We read with great interest the article by Chan et al. (1) demonstrating that fibroblast growth factor 23 (FGF23) concentration is a novel predictor of mortality in African Americans with type 2 diabetes. FGF23 is the main hormone mediating serum phosphorus concentration through inhibiting tubular reabsorption of phosphorus from the urine (2). Meanwhile, serum phosphorus is the main stimulus for FGF23 secretion. In progressive chronic kidney disease (CKD), both serum FGF23 and phosphorus concentrations are increased because of reduced tubular klotho expression, which is the indispensable factor in the mechanism of FGF23-mediated phosphorus lowering (2). Therefore, serum phosphorus level is parallel with FGF23 in early CKD.
As Chan et al. (1) described in their article, cardiovascular and renal complications contribute to higher mortality in patients with diabetes, which may be associated with ectopic calcification due to an imbalance of calcium-phosphorus metabolism in CKD, like arterial calcification. Actually, increased serum phosphorus and calcium-phosphorus product have been proven as novel predictors of ectopic calcification (3,4). In addition, Sheridan and Logomarsino (5) conducted a systematic review of the literature including 10 cross-sectional studies to investigate the association of serum phosphorus with vascular calcification in healthy adult populations. Of the 10 studies located, 8 indicated an association between serum phosphorus and vascular calcification (5). Therefore, serum phosphorus concentration is a novel predictor of vascular calcification both in patients with CKD and the healthy population.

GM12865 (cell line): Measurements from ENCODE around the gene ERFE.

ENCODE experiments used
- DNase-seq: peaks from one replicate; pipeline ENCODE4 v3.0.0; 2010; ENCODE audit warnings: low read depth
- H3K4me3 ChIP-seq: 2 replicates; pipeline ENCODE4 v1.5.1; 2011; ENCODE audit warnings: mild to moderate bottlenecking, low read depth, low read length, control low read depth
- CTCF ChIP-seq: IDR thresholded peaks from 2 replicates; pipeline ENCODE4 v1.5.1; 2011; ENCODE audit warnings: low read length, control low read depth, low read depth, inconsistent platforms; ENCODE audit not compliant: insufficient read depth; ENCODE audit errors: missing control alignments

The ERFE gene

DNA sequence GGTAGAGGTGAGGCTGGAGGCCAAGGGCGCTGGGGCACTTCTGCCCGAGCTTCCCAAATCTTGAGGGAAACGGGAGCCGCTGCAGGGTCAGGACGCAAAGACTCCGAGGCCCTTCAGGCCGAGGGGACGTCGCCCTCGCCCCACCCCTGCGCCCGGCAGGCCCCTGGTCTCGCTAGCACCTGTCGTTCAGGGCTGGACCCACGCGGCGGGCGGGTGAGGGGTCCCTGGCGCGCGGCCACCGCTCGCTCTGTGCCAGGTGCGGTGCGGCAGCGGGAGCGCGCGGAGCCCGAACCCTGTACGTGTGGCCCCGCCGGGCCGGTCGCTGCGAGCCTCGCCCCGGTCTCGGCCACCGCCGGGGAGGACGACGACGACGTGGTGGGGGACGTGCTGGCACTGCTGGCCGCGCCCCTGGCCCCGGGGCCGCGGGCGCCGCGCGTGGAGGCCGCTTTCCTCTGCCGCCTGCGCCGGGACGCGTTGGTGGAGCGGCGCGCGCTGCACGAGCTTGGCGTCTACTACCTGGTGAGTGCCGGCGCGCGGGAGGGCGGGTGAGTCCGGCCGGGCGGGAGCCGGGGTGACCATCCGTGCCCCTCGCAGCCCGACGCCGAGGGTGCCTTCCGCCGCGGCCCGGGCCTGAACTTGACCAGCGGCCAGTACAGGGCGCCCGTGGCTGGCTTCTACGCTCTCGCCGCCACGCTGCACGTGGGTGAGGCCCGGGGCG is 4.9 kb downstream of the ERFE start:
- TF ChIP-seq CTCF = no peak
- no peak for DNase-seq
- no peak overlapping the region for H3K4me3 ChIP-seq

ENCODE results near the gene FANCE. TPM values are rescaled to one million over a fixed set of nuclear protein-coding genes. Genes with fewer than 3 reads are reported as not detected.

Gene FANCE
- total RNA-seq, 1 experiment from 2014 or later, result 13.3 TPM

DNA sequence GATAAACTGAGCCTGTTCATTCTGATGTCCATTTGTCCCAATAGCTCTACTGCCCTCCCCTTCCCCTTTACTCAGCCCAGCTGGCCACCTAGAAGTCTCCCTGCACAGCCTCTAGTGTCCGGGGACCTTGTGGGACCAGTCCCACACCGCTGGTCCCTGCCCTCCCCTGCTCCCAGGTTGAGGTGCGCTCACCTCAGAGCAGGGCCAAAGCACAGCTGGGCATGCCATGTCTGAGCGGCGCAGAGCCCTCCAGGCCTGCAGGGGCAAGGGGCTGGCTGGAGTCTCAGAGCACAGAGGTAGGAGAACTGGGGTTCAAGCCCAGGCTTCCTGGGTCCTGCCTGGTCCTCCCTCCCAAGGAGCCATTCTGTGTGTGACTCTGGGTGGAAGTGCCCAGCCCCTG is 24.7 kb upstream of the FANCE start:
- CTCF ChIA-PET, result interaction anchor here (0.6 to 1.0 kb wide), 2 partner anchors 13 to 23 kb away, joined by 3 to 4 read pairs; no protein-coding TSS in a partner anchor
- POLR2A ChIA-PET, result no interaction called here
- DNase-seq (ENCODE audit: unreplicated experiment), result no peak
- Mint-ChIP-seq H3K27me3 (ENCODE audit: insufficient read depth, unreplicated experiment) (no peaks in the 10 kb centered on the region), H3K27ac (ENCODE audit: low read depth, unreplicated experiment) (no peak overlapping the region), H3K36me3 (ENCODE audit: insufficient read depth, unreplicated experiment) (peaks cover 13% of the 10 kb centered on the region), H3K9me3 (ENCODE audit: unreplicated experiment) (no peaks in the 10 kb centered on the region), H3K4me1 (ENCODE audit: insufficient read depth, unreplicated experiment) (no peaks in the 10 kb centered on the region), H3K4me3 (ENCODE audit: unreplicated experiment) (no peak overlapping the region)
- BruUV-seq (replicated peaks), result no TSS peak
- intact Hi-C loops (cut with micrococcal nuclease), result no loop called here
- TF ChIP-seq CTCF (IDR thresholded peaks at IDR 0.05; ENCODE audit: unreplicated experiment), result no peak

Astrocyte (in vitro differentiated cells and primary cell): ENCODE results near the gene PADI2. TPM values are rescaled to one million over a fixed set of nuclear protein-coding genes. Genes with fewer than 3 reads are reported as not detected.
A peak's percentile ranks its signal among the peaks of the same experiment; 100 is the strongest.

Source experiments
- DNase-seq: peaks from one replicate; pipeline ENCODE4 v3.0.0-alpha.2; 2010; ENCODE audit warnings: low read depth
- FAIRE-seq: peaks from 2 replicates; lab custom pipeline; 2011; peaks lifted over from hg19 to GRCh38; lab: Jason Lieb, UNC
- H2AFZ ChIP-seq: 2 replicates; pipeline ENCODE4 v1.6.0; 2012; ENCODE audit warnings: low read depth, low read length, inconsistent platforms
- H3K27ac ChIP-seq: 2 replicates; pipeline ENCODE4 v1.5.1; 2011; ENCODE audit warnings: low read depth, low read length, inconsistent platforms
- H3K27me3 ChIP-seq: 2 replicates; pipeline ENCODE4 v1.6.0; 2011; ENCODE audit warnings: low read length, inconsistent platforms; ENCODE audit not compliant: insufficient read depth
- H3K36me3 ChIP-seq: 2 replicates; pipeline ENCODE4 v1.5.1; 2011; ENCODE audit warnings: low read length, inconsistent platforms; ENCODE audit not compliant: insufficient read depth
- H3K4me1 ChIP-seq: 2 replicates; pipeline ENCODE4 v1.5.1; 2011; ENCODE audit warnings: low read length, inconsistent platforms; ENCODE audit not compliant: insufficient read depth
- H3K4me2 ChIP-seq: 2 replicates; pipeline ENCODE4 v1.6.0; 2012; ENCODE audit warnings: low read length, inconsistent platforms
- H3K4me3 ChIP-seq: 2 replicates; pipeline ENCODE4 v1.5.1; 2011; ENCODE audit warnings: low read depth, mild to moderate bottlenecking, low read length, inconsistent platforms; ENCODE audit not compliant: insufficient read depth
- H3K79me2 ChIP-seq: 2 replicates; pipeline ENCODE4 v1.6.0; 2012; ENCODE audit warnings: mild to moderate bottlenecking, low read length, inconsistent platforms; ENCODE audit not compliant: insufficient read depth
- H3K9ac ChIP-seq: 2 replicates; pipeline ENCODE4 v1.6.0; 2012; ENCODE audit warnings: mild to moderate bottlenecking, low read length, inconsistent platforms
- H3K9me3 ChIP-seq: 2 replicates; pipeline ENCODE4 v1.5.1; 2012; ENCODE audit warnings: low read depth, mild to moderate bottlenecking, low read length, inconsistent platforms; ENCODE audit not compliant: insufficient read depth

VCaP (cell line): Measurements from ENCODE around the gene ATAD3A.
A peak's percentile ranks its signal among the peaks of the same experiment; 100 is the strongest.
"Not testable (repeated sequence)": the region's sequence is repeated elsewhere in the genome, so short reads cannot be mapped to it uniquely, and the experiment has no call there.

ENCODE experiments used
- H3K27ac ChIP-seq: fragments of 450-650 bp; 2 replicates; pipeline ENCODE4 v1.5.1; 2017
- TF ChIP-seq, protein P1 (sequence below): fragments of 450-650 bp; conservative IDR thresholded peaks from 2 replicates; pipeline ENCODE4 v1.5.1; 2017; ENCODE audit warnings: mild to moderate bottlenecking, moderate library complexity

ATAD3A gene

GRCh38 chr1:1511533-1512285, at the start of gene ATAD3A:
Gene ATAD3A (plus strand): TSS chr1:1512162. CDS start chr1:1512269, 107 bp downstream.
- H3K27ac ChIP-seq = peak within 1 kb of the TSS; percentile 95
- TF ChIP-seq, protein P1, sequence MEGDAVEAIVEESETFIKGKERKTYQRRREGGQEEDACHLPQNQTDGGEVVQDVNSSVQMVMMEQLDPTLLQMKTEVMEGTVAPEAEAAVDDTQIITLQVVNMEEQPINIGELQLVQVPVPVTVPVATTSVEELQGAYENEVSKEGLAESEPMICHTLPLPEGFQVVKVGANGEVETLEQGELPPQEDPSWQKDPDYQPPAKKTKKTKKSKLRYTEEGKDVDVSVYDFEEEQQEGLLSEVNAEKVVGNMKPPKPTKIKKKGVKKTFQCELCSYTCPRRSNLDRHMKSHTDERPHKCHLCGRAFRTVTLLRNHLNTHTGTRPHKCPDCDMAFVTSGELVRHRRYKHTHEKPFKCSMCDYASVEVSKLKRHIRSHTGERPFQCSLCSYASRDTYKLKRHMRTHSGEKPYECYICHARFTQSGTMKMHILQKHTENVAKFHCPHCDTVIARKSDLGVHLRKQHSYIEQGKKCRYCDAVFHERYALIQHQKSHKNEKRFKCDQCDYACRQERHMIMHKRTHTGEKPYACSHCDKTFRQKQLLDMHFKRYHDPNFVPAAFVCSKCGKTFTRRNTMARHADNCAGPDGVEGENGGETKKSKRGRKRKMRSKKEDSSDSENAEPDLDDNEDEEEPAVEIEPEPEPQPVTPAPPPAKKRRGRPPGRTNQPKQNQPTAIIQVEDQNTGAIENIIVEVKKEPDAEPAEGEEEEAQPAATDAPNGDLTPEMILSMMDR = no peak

Compared with FGF23 concentration, serum phosphorus and calcium-phosphorus product are available more conveniently and with lower cost in clinical practice. Therefore, even more than FGF23, we wonder why Chan et al. did not investigate the association between serum phosphorus and calcium-phosphorus product and mortality, and whether they have similar predictive value of mortality in African Americans.
Duality of Interest. No potential conflicts of interest relevant to this article were reported.